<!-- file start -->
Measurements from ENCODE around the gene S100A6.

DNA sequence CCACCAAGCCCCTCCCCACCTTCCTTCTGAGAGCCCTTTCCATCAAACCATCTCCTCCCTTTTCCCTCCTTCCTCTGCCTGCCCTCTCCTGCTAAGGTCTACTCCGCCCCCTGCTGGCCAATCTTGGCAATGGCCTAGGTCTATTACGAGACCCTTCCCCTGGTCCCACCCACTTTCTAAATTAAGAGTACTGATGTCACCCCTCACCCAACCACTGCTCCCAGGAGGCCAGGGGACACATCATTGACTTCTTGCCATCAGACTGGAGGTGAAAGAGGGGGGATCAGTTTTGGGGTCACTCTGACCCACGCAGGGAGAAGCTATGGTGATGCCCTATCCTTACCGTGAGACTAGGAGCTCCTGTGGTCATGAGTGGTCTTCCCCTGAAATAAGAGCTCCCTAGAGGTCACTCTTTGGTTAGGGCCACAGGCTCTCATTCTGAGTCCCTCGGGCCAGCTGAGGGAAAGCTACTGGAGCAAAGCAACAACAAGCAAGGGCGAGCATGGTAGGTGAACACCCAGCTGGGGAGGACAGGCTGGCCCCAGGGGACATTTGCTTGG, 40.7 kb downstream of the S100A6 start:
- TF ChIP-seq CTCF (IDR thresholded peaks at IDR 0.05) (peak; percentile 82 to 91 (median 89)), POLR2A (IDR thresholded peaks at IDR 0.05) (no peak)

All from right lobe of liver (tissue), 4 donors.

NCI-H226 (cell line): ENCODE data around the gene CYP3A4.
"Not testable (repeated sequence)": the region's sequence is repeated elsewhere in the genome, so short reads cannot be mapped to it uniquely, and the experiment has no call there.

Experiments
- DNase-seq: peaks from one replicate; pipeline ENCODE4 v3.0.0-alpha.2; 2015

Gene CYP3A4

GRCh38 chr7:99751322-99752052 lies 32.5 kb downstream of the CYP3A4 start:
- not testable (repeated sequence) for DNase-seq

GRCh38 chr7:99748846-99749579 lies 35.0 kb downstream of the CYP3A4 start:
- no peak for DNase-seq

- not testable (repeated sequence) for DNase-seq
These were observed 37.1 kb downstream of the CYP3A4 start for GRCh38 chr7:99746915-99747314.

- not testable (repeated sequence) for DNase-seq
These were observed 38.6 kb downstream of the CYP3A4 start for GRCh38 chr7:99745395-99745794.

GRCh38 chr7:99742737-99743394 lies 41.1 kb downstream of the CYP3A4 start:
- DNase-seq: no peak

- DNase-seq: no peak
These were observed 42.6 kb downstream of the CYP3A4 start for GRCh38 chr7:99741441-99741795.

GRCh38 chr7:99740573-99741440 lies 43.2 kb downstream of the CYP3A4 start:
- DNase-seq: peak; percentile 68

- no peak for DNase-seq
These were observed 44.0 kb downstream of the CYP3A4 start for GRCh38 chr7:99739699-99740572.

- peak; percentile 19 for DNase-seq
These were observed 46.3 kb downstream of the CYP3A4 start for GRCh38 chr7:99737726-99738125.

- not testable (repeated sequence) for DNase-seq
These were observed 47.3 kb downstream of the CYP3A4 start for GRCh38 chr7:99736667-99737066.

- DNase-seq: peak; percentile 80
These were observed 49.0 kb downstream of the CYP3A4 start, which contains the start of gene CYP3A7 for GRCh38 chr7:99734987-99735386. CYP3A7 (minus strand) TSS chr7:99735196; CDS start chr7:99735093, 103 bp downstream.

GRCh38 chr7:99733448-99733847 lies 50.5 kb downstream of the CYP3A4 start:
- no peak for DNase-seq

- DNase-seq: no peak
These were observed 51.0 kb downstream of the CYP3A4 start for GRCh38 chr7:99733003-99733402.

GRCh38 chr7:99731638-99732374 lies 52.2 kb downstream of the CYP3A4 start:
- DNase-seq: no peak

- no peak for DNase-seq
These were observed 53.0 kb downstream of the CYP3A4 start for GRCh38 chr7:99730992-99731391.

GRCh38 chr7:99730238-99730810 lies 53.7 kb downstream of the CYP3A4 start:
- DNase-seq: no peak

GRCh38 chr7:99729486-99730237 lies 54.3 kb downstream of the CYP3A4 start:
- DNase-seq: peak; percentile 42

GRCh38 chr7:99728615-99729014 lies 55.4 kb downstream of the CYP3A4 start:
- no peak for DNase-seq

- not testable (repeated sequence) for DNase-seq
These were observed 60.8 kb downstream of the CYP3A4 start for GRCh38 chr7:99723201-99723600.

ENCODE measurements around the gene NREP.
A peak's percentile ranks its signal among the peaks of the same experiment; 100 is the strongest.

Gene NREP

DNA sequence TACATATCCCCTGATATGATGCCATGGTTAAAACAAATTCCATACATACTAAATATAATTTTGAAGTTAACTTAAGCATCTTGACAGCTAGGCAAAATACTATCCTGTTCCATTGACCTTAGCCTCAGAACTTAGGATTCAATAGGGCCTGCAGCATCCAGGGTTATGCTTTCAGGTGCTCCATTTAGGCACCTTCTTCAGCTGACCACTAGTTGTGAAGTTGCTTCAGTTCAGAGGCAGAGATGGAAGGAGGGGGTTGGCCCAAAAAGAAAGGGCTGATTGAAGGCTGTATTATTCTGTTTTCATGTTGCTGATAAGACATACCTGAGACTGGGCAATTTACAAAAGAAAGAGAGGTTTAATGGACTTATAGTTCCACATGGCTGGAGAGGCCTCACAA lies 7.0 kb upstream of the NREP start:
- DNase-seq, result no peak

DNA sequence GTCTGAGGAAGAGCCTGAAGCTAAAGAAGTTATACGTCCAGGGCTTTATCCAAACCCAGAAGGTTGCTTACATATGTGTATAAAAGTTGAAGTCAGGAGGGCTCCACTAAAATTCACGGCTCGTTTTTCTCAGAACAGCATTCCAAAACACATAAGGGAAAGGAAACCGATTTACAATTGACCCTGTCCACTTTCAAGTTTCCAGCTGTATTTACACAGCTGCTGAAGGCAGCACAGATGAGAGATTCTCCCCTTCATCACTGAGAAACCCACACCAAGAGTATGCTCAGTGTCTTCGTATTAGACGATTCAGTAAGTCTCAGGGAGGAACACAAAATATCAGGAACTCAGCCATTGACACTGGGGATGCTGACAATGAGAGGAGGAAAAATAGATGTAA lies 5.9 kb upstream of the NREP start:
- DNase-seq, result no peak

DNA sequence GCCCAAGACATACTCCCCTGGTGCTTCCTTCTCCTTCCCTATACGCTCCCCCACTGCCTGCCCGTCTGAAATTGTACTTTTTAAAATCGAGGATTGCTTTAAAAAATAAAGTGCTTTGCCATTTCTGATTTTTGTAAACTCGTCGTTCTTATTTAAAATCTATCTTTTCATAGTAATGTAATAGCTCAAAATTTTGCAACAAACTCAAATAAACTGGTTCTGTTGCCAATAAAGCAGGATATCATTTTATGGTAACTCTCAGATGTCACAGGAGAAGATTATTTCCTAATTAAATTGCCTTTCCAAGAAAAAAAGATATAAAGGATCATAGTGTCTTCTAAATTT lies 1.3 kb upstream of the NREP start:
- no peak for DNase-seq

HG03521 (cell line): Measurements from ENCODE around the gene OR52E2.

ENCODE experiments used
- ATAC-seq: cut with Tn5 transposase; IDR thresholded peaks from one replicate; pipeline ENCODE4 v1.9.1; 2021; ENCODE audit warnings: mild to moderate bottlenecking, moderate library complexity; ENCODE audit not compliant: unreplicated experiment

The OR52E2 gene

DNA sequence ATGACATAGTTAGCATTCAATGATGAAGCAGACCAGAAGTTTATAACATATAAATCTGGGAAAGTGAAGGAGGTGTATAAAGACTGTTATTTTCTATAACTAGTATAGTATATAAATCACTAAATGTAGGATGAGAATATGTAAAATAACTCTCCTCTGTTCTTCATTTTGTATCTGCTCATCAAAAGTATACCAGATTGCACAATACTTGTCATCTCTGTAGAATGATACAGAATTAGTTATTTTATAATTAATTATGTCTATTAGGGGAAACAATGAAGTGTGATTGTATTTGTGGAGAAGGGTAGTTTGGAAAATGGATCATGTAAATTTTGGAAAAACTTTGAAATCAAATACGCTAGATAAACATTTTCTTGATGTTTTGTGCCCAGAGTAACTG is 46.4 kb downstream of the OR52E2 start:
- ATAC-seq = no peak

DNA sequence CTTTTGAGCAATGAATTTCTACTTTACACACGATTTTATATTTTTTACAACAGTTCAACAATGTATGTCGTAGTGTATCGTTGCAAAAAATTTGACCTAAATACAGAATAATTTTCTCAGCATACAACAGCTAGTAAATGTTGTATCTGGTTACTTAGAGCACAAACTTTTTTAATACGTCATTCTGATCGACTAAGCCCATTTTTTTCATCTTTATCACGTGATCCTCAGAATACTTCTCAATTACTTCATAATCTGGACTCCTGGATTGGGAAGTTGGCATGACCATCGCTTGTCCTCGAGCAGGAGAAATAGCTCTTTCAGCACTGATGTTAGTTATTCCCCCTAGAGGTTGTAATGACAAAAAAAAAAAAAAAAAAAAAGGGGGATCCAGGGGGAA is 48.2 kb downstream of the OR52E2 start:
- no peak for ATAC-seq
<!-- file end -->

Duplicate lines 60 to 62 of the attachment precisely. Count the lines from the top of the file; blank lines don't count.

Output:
The OR52E2 gene

DNA sequence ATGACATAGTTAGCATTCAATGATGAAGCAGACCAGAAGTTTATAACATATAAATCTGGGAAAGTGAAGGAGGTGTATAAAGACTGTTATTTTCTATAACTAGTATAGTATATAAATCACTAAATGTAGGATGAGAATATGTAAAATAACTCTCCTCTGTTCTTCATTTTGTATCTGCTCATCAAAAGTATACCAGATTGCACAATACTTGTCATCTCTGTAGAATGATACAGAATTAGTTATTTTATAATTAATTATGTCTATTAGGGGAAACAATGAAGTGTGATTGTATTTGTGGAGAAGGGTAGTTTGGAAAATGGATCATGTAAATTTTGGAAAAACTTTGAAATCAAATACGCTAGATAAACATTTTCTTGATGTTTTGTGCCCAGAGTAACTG is 46.4 kb downstream of the OR52E2 start:
- ATAC-seq = no peak